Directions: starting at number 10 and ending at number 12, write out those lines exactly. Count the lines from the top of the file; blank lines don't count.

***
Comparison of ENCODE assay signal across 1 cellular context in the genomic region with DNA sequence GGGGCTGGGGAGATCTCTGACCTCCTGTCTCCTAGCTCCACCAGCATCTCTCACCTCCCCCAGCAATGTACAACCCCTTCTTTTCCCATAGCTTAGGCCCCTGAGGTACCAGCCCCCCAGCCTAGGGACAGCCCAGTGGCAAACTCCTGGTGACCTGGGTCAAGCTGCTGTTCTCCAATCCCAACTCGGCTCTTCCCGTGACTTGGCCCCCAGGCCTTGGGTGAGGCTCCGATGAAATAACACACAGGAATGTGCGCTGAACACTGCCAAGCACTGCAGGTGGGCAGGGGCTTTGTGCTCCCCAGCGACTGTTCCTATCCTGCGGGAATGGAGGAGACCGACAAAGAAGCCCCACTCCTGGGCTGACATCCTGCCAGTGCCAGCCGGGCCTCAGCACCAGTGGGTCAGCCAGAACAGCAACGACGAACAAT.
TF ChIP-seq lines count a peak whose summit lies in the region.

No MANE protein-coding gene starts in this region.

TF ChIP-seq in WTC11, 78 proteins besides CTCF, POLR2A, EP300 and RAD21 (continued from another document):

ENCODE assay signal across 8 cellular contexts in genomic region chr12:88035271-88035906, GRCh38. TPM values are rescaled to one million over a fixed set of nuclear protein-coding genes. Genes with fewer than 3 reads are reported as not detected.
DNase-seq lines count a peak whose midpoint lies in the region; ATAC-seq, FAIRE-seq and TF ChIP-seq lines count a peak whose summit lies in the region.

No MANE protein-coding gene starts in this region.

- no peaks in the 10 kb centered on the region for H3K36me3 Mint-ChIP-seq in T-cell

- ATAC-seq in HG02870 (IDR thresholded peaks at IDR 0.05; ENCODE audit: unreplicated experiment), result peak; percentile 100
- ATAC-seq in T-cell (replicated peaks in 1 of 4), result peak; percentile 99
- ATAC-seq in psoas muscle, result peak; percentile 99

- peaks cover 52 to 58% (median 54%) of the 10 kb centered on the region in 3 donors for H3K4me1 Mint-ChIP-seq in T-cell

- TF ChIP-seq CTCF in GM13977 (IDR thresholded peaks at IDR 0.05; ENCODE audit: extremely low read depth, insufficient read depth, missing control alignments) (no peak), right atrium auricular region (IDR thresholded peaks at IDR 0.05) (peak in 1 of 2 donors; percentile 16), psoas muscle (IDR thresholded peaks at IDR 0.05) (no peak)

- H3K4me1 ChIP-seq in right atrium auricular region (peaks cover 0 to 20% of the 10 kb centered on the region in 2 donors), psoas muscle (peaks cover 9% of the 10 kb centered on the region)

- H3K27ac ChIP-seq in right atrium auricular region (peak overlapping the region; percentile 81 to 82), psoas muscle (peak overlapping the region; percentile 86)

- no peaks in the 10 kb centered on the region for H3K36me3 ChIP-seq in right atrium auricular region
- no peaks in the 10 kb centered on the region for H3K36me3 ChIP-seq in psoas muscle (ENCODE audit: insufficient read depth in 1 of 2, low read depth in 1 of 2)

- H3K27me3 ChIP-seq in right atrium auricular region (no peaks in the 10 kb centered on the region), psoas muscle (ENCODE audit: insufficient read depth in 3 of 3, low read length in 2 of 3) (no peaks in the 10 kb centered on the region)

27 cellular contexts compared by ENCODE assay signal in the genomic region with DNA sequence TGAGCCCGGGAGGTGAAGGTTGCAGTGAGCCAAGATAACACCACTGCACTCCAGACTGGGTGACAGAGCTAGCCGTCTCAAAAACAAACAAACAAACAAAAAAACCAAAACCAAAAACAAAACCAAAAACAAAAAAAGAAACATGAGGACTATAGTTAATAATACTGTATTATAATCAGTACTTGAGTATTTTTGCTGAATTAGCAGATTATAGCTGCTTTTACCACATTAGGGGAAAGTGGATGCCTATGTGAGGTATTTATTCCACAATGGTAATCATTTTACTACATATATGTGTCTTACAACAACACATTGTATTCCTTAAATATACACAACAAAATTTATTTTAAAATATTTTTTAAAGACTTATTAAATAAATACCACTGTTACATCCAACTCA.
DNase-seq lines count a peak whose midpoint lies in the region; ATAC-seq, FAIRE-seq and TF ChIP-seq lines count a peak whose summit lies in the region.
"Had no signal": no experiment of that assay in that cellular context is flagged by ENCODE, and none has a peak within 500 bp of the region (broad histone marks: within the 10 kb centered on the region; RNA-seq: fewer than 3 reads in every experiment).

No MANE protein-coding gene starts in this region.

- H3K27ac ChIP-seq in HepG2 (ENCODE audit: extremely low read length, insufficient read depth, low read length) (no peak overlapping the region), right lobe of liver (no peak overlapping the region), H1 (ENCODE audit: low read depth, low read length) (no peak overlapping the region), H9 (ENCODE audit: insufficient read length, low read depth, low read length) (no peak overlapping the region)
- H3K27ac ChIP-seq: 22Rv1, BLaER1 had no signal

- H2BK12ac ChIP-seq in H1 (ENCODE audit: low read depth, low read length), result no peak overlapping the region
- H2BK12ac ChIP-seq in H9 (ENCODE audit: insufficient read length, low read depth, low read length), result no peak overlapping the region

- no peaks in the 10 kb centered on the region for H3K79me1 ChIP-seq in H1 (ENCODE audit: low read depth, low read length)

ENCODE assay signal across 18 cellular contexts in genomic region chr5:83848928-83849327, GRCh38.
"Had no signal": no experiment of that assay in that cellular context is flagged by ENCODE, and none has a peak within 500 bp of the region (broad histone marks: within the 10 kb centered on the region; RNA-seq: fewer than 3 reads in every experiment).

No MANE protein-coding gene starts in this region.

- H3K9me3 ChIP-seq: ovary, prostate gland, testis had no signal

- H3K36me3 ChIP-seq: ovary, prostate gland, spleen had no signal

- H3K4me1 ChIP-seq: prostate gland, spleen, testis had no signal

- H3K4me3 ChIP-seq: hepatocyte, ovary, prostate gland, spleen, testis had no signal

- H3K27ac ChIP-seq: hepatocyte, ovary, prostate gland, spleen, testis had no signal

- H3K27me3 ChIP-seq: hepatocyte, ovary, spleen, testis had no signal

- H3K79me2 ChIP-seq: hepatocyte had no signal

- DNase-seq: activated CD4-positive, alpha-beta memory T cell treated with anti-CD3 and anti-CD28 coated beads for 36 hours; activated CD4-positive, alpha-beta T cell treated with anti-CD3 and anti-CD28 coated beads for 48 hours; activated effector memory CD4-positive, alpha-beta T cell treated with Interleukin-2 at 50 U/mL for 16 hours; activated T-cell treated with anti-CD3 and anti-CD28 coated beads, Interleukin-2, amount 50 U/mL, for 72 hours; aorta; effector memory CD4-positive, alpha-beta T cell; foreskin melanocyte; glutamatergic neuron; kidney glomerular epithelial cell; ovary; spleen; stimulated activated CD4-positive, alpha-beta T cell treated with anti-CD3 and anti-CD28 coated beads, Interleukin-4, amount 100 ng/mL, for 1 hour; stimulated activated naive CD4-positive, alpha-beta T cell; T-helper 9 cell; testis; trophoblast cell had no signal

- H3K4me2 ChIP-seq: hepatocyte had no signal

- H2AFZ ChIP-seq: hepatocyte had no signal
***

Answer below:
- ATAC-seq in T-cell (replicated peaks in 1 of 4), result peak; percentile 99
- ATAC-seq in psoas muscle, result peak; percentile 99

- peaks cover 52 to 58% (median 54%) of the 10 kb centered on the region in 3 donors for H3K4me1 Mint-ChIP-seq in T-cell